Pratt & Whitney Engine Repair

Engine Failure Prompts FAA Warning, Directive Including Hawaiian + Delta Air Fleets

We wish this was an April Fool’s joke, but it isn’t. Rather, it has been a month since we last updated on Hawaii-flight-related FAA airworthiness directives. The long-troubled engines on these fleets used for Hawaii flights by Hawaiian and Delta have had another airworthiness directive issued. This one takes effect on April 11, 2024; we’ve attached it below for your review.

Did Hawaiian Airlines Get Leapfrogged By This Announcement?

This directive was prompted by a recent engine failure during take-off.

That event occurred in December and was the impetus for the new April 11 directive. This is the latest in a series of multi-year FAA directives related to the Pratt & Whitney PW1100 engines that power the narrow-body Hawaii fleets at Delta and Hawaiian Airlines, but not American Airlines. American’s A321 fleet uses CFM International LEAP engines, which have had their own issues.

“The analysis concluded that there is an increased risk of failure for additional powdered metal parts…and that all affected parts are susceptible to failure significantly earlier than previously determined.”

Federal Aviation Administration

FAA warned of calamitous potential if not addressed.

The recent engine failure happened on a Viva Aerobus plane with the affected engines, which resulted in an engine shutdown and an aborted take-off. That incident took place at Guadalajara.

“The unsafe condition, if not addressed, could result in uncontained hub failure, release of high-energy debris, damage to the engine, damage to the airplane, and loss of the airplane.”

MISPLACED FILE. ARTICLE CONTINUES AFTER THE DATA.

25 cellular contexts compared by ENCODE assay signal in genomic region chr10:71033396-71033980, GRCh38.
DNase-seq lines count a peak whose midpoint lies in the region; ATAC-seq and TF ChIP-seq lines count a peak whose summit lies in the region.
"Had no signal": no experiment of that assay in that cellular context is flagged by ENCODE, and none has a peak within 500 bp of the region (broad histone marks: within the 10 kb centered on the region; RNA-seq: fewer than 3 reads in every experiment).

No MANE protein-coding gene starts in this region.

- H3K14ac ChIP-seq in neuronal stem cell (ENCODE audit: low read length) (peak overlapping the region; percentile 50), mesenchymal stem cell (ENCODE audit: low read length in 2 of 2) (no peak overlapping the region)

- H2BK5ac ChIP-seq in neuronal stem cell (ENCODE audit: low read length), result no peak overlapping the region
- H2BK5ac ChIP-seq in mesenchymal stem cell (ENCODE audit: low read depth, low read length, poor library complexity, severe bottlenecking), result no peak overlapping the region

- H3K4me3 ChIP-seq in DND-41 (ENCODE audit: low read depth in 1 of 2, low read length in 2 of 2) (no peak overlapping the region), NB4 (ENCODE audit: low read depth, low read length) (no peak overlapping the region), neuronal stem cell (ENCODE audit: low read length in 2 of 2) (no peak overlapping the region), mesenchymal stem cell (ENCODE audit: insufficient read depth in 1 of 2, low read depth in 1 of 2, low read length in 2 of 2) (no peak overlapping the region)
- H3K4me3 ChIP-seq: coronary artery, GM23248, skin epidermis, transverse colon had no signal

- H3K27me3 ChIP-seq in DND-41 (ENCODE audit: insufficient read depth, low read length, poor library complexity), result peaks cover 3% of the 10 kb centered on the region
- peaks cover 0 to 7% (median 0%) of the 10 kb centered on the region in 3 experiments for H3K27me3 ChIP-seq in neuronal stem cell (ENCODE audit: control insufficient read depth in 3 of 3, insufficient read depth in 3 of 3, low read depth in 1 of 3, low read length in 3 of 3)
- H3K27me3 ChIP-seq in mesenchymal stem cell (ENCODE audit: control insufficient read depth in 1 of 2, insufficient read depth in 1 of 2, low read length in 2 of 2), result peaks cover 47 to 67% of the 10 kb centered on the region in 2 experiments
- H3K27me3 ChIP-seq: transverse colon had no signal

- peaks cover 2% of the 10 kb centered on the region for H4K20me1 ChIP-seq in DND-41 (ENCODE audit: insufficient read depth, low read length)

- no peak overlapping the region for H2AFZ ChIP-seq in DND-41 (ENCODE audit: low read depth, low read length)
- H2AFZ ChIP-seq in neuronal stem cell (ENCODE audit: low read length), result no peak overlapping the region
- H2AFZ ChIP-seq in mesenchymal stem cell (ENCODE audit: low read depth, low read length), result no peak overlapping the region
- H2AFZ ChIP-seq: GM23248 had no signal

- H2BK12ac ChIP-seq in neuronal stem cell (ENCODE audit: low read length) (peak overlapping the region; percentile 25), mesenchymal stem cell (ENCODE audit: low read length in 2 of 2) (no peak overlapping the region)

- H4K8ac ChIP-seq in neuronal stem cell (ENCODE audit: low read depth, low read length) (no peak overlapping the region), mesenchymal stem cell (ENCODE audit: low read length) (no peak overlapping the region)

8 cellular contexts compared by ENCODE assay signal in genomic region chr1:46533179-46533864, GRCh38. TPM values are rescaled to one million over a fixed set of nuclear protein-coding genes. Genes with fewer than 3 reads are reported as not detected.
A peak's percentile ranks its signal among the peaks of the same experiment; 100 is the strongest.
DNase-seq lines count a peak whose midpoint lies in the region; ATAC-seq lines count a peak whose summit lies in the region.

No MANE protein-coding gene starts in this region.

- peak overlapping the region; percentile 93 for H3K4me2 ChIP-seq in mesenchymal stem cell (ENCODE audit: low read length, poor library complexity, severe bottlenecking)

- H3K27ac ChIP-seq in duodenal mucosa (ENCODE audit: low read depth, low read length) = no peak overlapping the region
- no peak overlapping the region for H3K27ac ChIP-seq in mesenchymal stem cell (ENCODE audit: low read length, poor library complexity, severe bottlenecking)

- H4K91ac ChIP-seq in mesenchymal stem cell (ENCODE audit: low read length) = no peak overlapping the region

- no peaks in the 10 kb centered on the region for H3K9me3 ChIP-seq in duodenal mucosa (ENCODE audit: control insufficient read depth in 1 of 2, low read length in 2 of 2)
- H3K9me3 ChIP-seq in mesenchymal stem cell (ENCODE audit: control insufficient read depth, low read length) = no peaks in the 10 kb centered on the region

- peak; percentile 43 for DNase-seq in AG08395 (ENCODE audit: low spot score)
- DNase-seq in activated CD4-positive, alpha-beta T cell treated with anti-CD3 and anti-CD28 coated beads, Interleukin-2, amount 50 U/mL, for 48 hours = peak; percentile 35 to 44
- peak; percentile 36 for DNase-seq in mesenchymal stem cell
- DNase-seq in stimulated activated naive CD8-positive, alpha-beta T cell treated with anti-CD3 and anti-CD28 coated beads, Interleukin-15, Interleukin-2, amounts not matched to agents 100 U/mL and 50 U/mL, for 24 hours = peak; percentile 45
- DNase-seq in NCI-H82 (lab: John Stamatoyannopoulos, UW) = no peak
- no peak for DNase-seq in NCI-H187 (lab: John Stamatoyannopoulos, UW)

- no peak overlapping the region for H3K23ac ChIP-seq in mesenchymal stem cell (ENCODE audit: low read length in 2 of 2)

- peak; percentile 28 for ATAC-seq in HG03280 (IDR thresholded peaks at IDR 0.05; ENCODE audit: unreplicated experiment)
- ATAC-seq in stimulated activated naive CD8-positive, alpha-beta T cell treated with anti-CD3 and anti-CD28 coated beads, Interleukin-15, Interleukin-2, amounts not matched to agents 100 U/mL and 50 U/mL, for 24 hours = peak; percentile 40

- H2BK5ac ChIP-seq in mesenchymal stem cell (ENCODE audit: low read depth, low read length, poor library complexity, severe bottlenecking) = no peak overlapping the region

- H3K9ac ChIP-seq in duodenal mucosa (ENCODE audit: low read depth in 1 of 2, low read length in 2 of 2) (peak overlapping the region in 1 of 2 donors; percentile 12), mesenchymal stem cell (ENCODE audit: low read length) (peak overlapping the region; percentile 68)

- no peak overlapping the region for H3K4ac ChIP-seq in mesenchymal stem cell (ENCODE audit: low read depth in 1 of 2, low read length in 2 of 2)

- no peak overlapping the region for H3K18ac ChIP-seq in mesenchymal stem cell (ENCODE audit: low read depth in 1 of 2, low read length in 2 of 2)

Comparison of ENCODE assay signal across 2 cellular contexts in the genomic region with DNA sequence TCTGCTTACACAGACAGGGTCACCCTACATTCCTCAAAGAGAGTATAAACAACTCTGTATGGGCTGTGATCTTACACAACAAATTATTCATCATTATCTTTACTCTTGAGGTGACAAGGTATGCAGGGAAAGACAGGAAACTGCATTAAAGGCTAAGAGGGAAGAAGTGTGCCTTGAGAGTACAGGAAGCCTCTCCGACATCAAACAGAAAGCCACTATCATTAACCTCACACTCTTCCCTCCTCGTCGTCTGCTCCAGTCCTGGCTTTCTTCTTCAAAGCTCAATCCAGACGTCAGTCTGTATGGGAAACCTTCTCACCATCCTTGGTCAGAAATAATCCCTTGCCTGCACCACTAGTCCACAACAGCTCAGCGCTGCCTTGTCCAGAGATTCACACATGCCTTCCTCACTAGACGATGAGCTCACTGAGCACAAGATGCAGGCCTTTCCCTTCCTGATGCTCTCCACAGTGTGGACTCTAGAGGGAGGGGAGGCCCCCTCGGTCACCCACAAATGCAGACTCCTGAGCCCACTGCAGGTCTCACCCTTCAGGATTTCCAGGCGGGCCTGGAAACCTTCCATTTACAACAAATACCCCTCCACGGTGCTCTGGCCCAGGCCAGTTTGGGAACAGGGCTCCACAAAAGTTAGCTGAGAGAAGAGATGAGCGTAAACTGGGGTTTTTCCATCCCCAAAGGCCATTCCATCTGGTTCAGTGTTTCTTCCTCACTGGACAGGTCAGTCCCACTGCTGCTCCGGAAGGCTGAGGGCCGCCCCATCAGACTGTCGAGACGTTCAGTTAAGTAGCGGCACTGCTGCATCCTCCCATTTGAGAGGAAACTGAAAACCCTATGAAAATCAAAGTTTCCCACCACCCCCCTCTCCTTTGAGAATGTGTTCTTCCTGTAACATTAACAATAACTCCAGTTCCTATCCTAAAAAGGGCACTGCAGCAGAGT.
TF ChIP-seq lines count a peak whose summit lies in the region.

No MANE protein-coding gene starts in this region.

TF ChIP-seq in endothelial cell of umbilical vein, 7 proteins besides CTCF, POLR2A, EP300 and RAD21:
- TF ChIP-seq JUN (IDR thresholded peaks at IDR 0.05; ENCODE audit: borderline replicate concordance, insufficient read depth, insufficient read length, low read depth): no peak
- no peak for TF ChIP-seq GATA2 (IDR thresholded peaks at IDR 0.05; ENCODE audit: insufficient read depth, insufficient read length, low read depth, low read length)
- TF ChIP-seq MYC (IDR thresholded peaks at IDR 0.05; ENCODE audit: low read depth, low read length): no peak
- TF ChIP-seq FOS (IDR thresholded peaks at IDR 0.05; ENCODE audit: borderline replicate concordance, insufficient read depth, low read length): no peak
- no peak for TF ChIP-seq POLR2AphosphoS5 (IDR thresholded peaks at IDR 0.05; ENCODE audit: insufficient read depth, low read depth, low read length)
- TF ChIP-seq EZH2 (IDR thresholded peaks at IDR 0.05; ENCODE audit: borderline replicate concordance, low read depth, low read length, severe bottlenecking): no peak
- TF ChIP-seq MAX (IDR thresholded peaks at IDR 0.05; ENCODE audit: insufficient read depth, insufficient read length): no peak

Federal Aviation Administration

The major issues related to the engines remain unchanged, but the FAA has seen fit to update and create a new urgency in certain work related to these planes. Delta and Hawaiian were among the airlines who commented on the upcoming directive.

Engine problems on these Airbus A321neo planes require a year out of service.

Problems with these engines continue to plague both airlines, especially Hawaiian Airlines. Among those flying to Hawaii, Hawaiian Airlines is the most impacted by Pratt & Whitney engine issues on this fleet of barely five-year-old planes. It’s worth noting that behemoth Delta has its own in-house Tech Ops group, which has been dealing with the engines having issues.

Beyond the scope of Hawaii flights, it’s JetBlue that the A321 engine problems have hit the hardest. In an important and revealing statement, they said last month that they expect to have 11-15 of these planes out at any one time this year. JetBlue confirms that engine inspection and repair takes 360 to 365 days per plane!

Hawaiian Airilnes A321 engine problems

A321neo faces “reliability challenges” beyond the engines.

While Hawaiian remains noticeably tight-lipped regarding its fleet problems, JetBlue has been more forthcoming. So, while the powdered metal problems are the most troubling, they said that reliability challenges extend beyond the engines. JetBlue also said these problems will continue for the next year or more and that they “don’t necessarily believe that the situation will improve.”